As world oil prices fluctuate, Qatar has taken decisive steps to best navigate current realities. Among the first moves, State-owned oil and gas company Qatar Petroleum (QP) has completed a reorganization that focuses on its core businesses, according to CEO Mr. Saad Sherida al-Kaabi. Speaking on 23 June, Al-Kaabi told journalists the company had decided to exit all non-core businesses.
As part of the reorganization, Qatar Petroleum International has been integrated into QP, creating one corporation responsible for Qatar’s oil and gas operations both domestically and beyond its borders.
“We are in a period of oversupply in the industry, and we need to be very efficient as an organization. While we have no control over markets and prices, we do have control over our cost and expenditure.” said Mr. Al-Kaabi.
Along with tightening their organizational structure, the company has taken several decisive steps to strengthen their foothold on the market. The company put forward
a major oilfield concession tender to exploit the Al-Shaheen offshore field, attracting several major players including Maersk (Denmark), ConocoPhillips (US), ExxonMobil (US), Shell(UK/Dutch), and Total (France).
Al-Shaheen is one of the most technically impressive fields in the world, and produces 300,000 barrels a day.
We are in a period of oversupply in the industry, and we need to be very efficient as an organization
Maersk had managed the field for the past 20 years, which posed may technical challenges, and has made it into one of the most impressively developed fields in the world. While QP has shown appreciation for the Danish company’s efforts, it is currently in negotiations to strike the best deal possible through the open tender, and the company has made every effort to ensure a transparent process. As Qatar’s oil sector has been very quiet for the past six years, and with no real promise of further development of the North Field, the world’s largest gas field, the Al-Shaheen is expected to be the country’s largest hydrocarbons deal struck this decade.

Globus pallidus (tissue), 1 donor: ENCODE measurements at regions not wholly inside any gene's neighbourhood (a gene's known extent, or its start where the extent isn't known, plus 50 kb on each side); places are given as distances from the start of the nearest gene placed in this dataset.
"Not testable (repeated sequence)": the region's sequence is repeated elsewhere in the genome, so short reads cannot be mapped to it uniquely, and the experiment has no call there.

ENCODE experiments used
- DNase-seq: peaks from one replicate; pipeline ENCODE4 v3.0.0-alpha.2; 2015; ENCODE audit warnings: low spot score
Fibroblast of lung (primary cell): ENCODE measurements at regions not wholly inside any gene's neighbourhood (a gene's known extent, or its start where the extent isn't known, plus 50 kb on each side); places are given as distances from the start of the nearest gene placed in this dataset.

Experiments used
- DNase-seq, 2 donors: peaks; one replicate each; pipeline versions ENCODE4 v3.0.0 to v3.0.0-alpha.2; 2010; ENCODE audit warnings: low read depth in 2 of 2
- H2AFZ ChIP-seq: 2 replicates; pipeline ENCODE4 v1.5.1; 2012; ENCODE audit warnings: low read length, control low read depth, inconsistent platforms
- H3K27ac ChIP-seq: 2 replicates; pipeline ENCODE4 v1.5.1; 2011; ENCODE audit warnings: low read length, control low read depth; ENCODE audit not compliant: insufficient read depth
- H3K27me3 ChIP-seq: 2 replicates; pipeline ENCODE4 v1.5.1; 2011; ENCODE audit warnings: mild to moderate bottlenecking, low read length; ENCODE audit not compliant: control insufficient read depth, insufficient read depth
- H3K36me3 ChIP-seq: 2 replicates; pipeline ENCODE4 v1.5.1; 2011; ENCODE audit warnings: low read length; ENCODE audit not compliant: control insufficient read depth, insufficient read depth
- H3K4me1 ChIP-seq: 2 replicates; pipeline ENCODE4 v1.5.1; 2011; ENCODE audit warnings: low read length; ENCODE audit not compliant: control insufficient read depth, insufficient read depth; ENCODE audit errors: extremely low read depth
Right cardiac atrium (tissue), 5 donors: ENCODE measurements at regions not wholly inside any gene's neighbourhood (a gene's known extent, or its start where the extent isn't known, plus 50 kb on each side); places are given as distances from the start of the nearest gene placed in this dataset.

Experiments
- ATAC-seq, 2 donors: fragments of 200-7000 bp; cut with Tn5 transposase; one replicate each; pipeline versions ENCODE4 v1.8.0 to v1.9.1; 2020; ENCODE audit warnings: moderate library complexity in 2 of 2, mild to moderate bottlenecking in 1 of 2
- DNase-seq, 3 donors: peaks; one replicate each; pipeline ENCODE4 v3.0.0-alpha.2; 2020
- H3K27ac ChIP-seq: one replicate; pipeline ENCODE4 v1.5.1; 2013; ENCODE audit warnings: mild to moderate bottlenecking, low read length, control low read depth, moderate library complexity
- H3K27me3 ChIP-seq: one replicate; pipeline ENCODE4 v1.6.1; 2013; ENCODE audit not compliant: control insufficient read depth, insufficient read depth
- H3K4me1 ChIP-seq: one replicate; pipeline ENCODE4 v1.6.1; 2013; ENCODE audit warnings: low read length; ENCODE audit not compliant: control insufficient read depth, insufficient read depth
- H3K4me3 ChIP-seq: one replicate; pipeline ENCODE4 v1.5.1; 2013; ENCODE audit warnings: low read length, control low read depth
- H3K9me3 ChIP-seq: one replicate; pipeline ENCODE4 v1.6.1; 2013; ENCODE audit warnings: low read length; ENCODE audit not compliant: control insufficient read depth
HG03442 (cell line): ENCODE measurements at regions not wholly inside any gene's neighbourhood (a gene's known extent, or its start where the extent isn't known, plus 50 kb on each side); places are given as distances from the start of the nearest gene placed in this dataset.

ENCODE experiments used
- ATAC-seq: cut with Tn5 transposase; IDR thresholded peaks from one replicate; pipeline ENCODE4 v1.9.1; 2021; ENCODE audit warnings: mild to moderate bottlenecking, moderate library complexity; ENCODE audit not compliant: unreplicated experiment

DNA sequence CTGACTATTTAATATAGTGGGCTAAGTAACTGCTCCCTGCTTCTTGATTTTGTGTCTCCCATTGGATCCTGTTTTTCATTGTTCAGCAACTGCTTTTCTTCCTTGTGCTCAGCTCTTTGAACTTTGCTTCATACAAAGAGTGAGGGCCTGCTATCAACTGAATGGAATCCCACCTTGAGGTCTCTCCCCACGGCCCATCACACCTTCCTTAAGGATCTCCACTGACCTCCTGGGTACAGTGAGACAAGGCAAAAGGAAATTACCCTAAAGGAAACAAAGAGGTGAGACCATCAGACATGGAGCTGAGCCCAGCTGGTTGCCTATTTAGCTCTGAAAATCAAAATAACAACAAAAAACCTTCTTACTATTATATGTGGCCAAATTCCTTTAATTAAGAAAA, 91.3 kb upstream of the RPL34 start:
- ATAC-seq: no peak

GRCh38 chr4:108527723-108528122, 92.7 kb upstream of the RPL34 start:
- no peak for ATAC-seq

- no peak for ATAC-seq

Meanwhile, QP has also worked to strengthen its position in the liquefied natural gas (LNG) market. As the sector experiences some reductions in demand from the Asian markets, the company intends to export gas to its majority-owned Golden Pass liquefied natural gas (LNG) terminal in the US, for it to then be redistributed into other North American markets with which the US has trade agreements. The company is now also working with one of its US partners ExxonMobil to construct an LNG export terminal in the state of Texas.
The country also aims to reduce waste in LNG production through the launch of the Jetty Boil-Off Gas Recovery (JBOG) project, which is set to save 1 trillion cubic feet of gas for Qatar over the next 30 years. By collecting the gas and transporting it to an area where it is compressed to be processed for use again either as LNG or fuel gas, the project is set to recover the one percent of LNG that generally evaporates when loading it onto ships. This will result in a reduction of at least 90 percent of flaring during loading at Ras Laffan, an equivalent to greenhouse gas savings of 1.6 million tons a year, or the same as could be produced by 175,000 vehicles in that time.
– The Edge Magazine